Linn County Leader - Brookfield, MO
  • Sticker Shock

  • More restaurants, vending machines to display calorie counts – but will it change our eating habits?
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    • Watch what you drink
      The holidays are a time when it’s easy to consume extra calories. Here’s how many calories are in various beverages:

      12-ounce serving Calories
      Soda 124-189
      Diet soda 0-7...
      » Read more
      Watch what you drink
      The holidays are a time when it’s easy to consume extra calories. Here’s how many calories are in various beverages:

      12-ounce serving Calories

      Soda 124-189

      Diet soda 0-7

      Bottled sweet tea 129-143

      Brewed tea, unsweet 4

      Orange juice, unsweetened 157-168

      Apple juice, unsweetened 169-175

      Tomato/Vegetable juice 80

      Cranberry juice cocktail 205

      Whole Milk 220

      Two-percent low-fat milk 183

      One-percent low-fat milk 154

      Nonfat milk 125

      Soy milk 147-191

      Coffee, black 0-4

      Coffee, with cream 39-43

      Coffee, with whipped cream 15-19

      Caffe Latte, whole milk 200

      Caffe Latte, nonfat 120

      Sports drink 94

      Energy drink 160

      Beer 153

      5-ounce serving Calories

      Red wine 125

      White wine 122

      1.5-ounce serving Calories

      Hard liquor 96

      — Compiled by Jamal Brown,

      Siftings Herald, Arkansas

      SOURCE: www.webmd.com
  • A Big Mac, a large Coke and large fries has 1,360 calories — more than three times the recommended 400 calories per meal.
    Public health officials hope seeing calorie counts like these on restaurant menus and vending machines will lead consumers to make healthier food choices and help reduce obesity in America. But as Americans increasingly opt for meals outside the home, the battle’s quickly becoming uphill.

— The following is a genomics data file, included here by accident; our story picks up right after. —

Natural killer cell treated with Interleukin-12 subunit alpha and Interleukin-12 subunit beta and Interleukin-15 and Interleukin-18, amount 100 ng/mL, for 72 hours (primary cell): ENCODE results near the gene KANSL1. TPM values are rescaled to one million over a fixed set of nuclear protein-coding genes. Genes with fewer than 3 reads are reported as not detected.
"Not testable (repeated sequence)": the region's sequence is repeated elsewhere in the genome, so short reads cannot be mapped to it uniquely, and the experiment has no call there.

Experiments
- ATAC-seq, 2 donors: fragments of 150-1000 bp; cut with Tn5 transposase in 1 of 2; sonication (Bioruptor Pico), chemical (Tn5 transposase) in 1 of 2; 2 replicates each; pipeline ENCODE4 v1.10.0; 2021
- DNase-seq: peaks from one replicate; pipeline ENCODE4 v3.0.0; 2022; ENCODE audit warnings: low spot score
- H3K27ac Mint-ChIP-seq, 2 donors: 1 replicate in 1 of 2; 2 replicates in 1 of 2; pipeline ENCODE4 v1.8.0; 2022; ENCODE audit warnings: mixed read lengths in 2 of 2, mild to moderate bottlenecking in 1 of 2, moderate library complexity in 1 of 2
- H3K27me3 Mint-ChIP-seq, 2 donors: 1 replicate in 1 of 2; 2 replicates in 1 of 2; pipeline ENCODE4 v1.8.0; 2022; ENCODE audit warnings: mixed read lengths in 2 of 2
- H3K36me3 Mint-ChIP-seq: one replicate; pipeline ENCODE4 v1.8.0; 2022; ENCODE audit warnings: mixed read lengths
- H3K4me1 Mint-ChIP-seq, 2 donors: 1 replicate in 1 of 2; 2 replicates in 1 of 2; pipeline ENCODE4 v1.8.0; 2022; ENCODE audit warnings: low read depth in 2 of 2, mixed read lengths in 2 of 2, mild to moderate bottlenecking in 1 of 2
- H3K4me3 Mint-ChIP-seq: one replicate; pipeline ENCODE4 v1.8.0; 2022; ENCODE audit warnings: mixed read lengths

‘Healthy’ options
    The Patient Protection and Affordable Care Act of 2010 requires restaurants with 20 or more locations to post calorie counts on menus. According to the Food and Drug Administration, 280,000 of the United State’s 600,000 restaurants will be subject to the new regulations.
    In September, McDonald’s was one of the first large fast food chains to roll out the new menus.
    Starting in­­ 2013, the American Beverage Association is launching its Calories Count program with Coca-Cola and PepsiCo, where calorie information will be posted on vending machines. The program is first rolling out in a few cities, then going nation-wide.
    Whether the up-front information will lead to healthier choices is still up for debate.
    The fight against childhood obesity is also being waged in Linn County. Brookfield Elementary/Middle School Principal Melinda Wilbeck said her family does limit sugary drinks for the children.
    "Although we could certainly do a much better job with consistency with our expectations,” admitted Wilbeck.
    "Our children do have limits regarding the amount of sugary drinks they consume, in addition to the amount of 'junk' food that is allowed. We encourage the consumption of water and milk, in addition to offering fruits and/or vegetables at most meals.”
    As far as the calorie information on vending machines, Vanessa Lincoln, Linn County Health Department administrator, had mixed feelings.
    "Honestly, I don't know that just knowing the amount of calories in an item is going to defer a child from drinking it,” said Lincoln. “Especially when they don't see any immediate consequences from consuming the beverage. Honestly, I know the calories in a double cheeseburger and that doesn't deter me from eating one every once in a while. For there to be an evident impact on childhood obesity there has to be a change in behavior, from the parents, caregivers, teachers, health-care professionals, etc.”
    Another local parent limits sugary beverages, but for more than just weight concerns.
    "I do limit sugary drinks for my two boys,” said Monica Graves, a single mother. “They cause behavior issues in children. I limit all of their sugar intakes, to be honest. They drink a lot of water, and get juice at breakfast. The rest of the time they drink milk.”
    — Dustin Watson contributed information to this report.
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